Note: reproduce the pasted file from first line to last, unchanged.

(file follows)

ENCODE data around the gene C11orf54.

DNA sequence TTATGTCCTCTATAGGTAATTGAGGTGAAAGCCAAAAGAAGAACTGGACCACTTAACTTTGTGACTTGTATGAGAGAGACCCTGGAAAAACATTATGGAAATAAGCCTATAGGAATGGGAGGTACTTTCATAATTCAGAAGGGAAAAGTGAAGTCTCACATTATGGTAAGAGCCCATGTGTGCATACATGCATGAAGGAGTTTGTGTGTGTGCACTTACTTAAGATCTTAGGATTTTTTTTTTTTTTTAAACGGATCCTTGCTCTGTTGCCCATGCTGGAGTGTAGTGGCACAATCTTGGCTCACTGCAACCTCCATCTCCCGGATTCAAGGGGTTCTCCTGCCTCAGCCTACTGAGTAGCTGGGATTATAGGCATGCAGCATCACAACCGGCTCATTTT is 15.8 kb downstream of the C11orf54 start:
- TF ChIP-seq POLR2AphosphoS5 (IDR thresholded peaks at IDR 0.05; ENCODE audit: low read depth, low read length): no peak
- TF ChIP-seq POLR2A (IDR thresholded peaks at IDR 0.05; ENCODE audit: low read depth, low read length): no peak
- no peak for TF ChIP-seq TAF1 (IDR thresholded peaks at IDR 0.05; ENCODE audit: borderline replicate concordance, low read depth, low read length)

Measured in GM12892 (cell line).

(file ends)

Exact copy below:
ENCODE data around the gene C11orf54.

DNA sequence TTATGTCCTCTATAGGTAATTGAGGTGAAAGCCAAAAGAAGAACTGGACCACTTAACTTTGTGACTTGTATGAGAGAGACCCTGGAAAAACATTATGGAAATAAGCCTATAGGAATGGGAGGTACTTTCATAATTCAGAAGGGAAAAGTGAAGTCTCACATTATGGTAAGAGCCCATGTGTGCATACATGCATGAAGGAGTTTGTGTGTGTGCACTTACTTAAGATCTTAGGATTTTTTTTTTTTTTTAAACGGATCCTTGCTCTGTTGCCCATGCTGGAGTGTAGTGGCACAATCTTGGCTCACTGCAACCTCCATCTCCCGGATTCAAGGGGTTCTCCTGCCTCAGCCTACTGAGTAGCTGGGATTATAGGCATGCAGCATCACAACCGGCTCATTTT is 15.8 kb downstream of the C11orf54 start:
- TF ChIP-seq POLR2AphosphoS5 (IDR thresholded peaks at IDR 0.05; ENCODE audit: low read depth, low read length): no peak
- TF ChIP-seq POLR2A (IDR thresholded peaks at IDR 0.05; ENCODE audit: low read depth, low read length): no peak
- no peak for TF ChIP-seq TAF1 (IDR thresholded peaks at IDR 0.05; ENCODE audit: borderline replicate concordance, low read depth, low read length)

Measured in GM12892 (cell line).